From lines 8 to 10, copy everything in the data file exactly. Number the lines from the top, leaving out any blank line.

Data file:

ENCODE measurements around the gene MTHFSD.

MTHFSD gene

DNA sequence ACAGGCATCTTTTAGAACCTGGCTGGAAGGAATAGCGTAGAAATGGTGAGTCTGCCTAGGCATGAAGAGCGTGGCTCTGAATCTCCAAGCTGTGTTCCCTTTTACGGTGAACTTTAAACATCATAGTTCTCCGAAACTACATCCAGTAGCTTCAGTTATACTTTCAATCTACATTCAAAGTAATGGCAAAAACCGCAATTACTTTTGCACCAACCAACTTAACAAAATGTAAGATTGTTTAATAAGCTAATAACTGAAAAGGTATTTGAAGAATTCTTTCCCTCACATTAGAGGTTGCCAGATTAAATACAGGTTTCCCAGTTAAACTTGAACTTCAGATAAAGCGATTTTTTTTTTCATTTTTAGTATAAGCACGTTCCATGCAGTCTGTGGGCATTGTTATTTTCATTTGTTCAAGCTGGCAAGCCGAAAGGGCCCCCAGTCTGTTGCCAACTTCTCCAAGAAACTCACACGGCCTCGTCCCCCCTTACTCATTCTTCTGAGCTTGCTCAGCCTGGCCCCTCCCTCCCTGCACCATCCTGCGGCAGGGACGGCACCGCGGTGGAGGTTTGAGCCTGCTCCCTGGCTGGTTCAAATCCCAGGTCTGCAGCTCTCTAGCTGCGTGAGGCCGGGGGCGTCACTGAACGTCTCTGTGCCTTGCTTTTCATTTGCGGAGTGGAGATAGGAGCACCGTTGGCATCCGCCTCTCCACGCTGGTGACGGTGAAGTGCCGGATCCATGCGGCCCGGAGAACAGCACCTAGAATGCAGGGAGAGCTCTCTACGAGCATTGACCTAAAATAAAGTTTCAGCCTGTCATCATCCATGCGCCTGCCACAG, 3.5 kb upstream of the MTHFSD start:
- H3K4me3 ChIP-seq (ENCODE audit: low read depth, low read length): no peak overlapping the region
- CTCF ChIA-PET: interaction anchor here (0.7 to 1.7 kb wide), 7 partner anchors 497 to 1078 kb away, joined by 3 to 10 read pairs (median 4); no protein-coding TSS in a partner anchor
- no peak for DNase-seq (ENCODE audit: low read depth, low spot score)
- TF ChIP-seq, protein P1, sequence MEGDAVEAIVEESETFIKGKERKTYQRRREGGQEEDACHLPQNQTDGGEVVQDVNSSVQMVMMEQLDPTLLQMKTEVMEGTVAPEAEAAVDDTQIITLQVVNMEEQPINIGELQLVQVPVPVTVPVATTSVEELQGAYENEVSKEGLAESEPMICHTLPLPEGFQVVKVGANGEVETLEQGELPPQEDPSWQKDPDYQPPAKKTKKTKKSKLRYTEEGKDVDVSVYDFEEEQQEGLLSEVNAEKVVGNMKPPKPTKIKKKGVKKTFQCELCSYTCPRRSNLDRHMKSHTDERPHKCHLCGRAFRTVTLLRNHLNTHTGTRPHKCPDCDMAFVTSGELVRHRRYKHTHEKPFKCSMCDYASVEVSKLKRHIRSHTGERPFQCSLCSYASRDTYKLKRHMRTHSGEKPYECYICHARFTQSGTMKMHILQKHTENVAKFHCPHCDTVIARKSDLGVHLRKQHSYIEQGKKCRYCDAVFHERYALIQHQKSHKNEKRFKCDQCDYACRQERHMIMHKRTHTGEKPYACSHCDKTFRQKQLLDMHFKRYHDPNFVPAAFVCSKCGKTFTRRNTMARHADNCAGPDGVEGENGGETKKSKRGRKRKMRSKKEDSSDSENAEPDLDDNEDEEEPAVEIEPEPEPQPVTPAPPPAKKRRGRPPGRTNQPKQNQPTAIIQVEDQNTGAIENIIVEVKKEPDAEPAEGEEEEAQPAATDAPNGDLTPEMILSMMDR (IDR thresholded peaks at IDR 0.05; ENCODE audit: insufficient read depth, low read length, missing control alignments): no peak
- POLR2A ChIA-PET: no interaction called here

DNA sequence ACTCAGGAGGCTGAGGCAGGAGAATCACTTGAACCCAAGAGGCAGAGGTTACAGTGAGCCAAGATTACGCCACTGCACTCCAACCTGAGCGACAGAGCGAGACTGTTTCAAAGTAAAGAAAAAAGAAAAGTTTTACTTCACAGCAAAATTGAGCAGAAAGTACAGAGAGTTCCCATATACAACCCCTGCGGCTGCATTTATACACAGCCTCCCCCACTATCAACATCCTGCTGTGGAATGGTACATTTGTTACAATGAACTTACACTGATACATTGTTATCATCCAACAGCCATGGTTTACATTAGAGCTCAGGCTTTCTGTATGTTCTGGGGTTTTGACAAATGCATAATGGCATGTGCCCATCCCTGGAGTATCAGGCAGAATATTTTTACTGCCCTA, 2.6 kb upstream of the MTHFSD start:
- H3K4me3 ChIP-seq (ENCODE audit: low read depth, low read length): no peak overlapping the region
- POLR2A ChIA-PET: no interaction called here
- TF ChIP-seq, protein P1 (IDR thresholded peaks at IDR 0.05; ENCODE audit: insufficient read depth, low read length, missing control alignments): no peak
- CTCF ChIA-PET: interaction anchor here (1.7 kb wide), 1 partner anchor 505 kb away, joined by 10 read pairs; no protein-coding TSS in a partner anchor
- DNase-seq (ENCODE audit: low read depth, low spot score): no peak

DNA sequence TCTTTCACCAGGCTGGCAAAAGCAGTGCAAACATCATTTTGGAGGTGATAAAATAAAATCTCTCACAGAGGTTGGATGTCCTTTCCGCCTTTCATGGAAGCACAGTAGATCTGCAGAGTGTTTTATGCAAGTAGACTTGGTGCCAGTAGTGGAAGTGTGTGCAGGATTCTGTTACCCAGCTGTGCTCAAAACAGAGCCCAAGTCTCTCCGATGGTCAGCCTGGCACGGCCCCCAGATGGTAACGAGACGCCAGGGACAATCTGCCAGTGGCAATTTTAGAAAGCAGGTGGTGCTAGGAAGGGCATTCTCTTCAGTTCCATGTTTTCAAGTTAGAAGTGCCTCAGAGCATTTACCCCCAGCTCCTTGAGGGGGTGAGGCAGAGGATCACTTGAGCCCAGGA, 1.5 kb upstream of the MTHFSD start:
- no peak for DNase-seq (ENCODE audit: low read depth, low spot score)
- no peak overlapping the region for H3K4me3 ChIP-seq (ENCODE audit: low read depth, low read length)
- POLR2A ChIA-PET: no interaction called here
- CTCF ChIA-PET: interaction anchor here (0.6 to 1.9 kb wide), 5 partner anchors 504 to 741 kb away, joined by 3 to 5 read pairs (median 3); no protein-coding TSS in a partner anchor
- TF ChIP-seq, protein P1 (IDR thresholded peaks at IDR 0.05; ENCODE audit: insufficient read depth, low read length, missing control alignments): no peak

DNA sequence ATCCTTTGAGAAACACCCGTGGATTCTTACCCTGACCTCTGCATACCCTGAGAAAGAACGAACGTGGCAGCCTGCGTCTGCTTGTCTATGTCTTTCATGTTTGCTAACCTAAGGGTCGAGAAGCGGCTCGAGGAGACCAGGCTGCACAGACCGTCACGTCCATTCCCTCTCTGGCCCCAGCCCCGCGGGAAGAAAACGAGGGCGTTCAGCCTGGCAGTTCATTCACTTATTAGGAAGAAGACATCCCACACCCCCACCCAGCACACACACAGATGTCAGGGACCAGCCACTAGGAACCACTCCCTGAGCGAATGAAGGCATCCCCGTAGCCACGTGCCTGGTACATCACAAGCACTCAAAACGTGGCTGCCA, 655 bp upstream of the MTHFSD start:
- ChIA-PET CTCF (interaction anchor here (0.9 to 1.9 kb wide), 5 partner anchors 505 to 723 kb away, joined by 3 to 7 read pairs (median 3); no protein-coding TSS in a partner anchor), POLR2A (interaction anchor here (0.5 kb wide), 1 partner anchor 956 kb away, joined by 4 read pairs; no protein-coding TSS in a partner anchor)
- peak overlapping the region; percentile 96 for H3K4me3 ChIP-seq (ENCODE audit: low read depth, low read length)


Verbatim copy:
- POLR2A ChIA-PET: no interaction called here

DNA sequence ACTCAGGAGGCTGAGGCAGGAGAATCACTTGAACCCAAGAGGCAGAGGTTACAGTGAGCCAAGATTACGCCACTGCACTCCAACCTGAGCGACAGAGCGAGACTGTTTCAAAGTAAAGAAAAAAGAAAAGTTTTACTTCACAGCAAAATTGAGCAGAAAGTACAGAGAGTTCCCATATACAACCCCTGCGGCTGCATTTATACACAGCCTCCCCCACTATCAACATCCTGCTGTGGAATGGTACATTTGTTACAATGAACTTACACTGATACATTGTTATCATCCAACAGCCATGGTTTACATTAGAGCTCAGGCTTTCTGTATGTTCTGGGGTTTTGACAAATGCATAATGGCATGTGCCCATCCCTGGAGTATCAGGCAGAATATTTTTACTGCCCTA, 2.6 kb upstream of the MTHFSD start:
- H3K4me3 ChIP-seq (ENCODE audit: low read depth, low read length): no peak overlapping the region